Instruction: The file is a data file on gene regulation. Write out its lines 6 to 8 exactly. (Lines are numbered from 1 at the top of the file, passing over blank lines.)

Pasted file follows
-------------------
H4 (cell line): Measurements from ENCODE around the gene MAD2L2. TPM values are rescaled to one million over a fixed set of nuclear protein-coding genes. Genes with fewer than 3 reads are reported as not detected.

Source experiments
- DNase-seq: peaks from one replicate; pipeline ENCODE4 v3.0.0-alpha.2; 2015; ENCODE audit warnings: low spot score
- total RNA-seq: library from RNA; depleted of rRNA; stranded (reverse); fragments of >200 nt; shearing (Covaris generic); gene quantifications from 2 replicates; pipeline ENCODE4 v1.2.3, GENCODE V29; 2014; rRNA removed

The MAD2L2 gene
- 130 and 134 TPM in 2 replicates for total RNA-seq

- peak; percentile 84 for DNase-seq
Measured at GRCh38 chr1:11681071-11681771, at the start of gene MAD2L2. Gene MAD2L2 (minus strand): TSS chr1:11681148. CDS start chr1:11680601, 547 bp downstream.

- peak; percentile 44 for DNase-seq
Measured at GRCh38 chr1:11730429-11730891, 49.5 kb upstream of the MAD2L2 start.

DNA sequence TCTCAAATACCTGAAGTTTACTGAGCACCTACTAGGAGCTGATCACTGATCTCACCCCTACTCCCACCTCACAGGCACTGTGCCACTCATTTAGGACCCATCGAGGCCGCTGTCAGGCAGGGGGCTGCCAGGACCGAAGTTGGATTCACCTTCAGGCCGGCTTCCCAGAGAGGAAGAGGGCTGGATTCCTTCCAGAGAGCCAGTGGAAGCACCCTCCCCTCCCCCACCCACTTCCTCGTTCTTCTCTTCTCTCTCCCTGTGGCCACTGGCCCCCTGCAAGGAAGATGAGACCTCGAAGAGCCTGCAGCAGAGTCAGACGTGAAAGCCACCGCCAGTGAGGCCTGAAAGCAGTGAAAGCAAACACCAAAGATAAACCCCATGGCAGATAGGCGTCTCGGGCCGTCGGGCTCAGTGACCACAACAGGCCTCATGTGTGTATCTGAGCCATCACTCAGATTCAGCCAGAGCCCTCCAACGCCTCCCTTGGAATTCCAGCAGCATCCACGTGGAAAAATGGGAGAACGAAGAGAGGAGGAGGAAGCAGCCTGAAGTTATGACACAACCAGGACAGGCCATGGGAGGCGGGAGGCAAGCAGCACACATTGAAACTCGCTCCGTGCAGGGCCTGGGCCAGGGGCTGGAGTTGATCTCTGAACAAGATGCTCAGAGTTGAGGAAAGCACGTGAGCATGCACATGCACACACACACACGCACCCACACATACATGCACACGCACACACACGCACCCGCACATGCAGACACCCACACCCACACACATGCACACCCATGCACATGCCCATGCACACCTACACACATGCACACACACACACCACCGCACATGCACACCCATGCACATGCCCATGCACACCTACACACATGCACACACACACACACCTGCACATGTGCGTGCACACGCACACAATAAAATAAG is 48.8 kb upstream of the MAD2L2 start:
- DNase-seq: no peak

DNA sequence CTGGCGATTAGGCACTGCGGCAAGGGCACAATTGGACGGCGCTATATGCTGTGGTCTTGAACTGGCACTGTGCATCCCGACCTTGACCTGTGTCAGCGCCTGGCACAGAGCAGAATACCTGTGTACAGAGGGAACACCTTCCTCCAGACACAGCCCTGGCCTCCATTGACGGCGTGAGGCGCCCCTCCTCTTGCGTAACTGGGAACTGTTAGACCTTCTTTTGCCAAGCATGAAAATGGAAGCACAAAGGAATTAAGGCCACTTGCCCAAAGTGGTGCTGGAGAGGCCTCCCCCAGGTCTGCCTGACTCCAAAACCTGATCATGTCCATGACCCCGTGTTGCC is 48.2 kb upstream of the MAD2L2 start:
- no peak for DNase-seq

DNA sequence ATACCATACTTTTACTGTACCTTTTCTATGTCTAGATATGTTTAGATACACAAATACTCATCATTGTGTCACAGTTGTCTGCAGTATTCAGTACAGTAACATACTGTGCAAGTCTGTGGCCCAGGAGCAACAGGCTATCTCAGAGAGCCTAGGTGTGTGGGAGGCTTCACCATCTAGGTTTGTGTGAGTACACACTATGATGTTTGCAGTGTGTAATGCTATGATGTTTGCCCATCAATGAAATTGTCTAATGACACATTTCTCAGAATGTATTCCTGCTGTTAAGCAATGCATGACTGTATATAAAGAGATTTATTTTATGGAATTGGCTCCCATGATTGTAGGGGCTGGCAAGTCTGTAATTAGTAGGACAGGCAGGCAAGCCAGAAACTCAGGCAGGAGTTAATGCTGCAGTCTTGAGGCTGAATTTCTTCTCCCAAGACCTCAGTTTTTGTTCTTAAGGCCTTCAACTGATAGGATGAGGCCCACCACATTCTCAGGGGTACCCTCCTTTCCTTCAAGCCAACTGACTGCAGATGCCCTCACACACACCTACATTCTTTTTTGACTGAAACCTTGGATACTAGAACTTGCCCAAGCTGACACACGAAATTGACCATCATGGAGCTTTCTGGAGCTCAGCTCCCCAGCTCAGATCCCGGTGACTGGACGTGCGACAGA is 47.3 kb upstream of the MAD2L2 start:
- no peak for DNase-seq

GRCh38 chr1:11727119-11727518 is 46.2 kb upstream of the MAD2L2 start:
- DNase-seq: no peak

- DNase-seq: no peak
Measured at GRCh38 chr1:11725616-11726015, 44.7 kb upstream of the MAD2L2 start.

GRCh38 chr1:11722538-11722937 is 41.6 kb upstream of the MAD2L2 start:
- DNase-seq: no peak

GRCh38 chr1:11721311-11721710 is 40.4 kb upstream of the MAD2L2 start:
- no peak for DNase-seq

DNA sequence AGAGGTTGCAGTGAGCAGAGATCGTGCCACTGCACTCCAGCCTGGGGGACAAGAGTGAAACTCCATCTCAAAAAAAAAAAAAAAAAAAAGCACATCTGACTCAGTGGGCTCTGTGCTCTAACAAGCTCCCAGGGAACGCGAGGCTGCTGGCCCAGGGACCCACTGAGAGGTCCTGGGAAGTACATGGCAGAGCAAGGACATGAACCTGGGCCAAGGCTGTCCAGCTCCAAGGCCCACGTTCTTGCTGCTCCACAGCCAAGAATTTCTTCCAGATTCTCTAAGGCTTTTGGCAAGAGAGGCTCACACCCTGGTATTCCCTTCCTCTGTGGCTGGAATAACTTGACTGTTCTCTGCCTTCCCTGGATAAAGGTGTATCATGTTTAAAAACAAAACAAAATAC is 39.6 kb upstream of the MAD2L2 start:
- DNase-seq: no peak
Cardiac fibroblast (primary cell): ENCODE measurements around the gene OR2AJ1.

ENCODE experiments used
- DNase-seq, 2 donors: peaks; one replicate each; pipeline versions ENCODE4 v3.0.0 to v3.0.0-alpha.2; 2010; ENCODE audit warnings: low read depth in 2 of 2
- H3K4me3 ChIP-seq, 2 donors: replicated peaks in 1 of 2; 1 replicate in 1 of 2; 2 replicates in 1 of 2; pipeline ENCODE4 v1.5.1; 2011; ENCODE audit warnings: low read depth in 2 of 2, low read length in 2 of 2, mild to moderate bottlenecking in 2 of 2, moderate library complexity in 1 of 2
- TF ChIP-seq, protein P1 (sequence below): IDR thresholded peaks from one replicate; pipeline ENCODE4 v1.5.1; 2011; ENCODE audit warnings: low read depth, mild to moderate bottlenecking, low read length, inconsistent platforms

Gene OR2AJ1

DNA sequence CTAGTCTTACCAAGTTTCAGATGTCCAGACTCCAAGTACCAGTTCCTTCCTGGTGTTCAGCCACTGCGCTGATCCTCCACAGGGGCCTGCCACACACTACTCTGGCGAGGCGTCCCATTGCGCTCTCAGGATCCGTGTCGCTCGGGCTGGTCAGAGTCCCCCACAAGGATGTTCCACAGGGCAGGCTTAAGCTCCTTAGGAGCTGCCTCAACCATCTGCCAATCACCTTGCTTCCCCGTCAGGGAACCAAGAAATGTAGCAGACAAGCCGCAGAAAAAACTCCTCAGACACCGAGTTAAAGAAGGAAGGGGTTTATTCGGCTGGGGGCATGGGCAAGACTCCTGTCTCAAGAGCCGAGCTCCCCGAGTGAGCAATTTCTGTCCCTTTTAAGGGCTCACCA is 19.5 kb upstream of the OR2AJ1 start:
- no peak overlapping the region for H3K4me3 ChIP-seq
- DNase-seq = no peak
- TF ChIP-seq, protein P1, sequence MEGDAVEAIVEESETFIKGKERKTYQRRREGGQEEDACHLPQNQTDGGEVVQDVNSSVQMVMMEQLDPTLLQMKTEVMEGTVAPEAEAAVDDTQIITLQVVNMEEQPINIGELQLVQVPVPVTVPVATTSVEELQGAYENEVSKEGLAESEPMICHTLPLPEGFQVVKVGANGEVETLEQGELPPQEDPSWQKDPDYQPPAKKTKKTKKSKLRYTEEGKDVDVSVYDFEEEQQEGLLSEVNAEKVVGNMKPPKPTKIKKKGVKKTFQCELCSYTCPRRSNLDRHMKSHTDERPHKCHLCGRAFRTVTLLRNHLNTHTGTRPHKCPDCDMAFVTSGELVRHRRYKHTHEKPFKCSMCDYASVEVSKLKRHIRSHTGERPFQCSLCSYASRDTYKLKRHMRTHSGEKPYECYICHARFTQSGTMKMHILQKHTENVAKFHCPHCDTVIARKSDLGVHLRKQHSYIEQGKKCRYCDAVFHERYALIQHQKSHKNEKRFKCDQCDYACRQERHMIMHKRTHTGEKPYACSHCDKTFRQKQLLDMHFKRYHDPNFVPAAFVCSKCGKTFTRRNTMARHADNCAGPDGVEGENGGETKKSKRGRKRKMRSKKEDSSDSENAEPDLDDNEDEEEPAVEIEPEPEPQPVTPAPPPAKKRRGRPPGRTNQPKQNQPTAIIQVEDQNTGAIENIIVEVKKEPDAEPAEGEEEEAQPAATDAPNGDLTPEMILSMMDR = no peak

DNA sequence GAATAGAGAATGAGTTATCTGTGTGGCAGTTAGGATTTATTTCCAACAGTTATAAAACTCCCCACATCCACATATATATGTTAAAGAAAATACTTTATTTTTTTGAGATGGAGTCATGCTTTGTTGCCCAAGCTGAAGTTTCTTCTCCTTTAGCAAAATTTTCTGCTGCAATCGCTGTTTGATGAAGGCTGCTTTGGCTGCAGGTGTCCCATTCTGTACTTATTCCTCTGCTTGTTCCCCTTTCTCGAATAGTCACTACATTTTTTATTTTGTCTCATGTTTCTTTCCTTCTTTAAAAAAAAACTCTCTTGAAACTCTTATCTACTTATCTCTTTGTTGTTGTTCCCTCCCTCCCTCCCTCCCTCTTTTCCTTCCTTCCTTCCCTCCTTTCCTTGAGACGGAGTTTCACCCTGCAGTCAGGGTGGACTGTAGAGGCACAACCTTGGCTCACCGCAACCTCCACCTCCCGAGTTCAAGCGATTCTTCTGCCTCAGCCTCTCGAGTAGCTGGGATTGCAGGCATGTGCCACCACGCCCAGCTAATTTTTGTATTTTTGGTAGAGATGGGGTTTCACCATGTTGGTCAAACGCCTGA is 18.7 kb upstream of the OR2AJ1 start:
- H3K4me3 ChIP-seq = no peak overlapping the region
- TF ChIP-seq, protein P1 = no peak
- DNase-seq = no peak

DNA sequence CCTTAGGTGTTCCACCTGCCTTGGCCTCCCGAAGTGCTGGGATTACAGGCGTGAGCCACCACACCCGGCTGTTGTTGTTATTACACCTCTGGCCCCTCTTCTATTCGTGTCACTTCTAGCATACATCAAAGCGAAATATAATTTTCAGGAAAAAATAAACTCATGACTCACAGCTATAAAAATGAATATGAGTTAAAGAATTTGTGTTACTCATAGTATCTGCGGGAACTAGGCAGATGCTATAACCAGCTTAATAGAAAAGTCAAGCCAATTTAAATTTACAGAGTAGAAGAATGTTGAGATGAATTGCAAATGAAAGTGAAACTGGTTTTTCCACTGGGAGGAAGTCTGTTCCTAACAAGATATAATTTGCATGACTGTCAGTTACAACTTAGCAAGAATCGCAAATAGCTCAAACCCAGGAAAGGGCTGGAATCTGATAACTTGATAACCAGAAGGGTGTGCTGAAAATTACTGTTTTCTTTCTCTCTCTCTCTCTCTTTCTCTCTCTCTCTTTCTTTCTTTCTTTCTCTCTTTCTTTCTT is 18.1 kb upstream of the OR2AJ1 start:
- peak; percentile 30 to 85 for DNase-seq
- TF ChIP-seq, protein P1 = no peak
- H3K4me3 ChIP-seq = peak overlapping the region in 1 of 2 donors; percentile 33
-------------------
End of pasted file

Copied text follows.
- 130 and 134 TPM in 2 replicates for total RNA-seq

- peak; percentile 84 for DNase-seq
Measured at GRCh38 chr1:11681071-11681771, at the start of gene MAD2L2. Gene MAD2L2 (minus strand): TSS chr1:11681148. CDS start chr1:11680601, 547 bp downstream.